And Simcha Fisher is right. In an effort to point out that I bear Ms. Fisher no ill will (I merely have strong disagreements with some of her actions and consistency), I give you clear thinking.
There has been an outcry since the Orlando shooting that has nothing to do with the evil NRA or evil Conservative Christians, whose names are noticeably mentioned and repeated by various groups and political leaders. It has to do with the fact that there are certain rules pertaining to openly gay men giving blood. The rationale for this is obvious to a person of reason. Despite every effort to convince us otherwise, being a sexually active male homosexual is disproportionately dangerous against almost any other sexual behavior.
People die. They die by the tens of thousands. And they die precisely because they are engaged in a behavior that is as almost as dangerous in terms of AIDS as smocking is in terms of cancer. And just like smoking, which can impact others, giving blood can obviously impact others. Furthermore, there is no surefire way to ensure us that blood given wouldn't be tainted. And because we don't want to hurt those we are trying to help, there are clear and obvious restrictions on who can give blood and why.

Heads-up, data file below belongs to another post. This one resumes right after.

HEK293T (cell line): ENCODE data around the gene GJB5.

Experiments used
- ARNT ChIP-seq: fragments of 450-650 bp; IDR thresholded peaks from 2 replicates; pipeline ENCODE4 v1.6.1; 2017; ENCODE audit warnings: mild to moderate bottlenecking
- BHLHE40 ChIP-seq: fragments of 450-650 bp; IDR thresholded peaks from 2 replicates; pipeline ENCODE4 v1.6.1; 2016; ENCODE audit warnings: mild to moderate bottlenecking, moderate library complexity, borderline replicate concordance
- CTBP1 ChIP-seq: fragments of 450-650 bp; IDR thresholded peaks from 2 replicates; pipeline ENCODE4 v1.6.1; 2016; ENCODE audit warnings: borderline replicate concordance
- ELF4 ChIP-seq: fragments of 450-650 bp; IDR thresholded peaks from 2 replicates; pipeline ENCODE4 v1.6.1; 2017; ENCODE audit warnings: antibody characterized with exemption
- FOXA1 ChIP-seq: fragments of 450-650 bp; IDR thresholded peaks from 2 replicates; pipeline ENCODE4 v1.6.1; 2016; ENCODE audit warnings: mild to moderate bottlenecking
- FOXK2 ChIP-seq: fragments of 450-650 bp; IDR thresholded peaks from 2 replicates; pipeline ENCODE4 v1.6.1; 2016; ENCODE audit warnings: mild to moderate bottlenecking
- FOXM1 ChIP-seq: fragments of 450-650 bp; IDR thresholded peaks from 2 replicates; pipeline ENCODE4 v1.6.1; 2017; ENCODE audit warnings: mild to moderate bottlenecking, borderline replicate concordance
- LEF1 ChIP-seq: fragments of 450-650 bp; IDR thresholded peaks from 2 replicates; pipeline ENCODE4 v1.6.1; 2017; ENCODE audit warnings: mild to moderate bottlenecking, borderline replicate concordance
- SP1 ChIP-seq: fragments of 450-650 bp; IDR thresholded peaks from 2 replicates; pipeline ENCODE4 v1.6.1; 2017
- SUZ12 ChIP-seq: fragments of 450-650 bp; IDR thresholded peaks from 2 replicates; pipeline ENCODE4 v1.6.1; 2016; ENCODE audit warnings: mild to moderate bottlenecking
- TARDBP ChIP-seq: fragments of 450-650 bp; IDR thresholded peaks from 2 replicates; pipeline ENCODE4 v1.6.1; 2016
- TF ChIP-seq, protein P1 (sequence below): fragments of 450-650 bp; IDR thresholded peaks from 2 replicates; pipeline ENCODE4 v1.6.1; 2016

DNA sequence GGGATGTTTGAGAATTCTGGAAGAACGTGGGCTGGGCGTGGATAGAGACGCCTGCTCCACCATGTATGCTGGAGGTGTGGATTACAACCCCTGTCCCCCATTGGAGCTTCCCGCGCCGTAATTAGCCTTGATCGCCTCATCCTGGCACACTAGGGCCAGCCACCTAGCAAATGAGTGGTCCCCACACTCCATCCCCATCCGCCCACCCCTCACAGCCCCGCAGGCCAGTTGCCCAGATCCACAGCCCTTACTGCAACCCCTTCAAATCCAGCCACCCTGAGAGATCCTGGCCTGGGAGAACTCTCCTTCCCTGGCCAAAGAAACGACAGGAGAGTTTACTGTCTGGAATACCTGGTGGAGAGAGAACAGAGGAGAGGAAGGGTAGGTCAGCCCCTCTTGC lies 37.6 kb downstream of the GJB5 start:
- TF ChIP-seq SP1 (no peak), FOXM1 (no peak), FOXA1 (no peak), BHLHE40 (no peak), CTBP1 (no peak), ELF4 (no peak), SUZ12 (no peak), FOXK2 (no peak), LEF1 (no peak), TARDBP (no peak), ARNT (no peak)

Sane and reasonable people understand this, just as sane and reasonable people understand most common sense issues. We get why you will have a hard time getting life insurance if you are a professional skydiver. We understand why we were told we can no longer smoke in small, crowded places like airplane cabins and national parks. We also get why someone who is likely to contract an incurable, ultimately fatal, blood-borne disease by way of their lifestyle should be looked at differently when it comes to giving his blood to others.
So a good article, and some good points. Ultimately giving blood is not a right. At its best, it is a cup of cold water that anyone giving it should hope is as healthy and helpful as possible.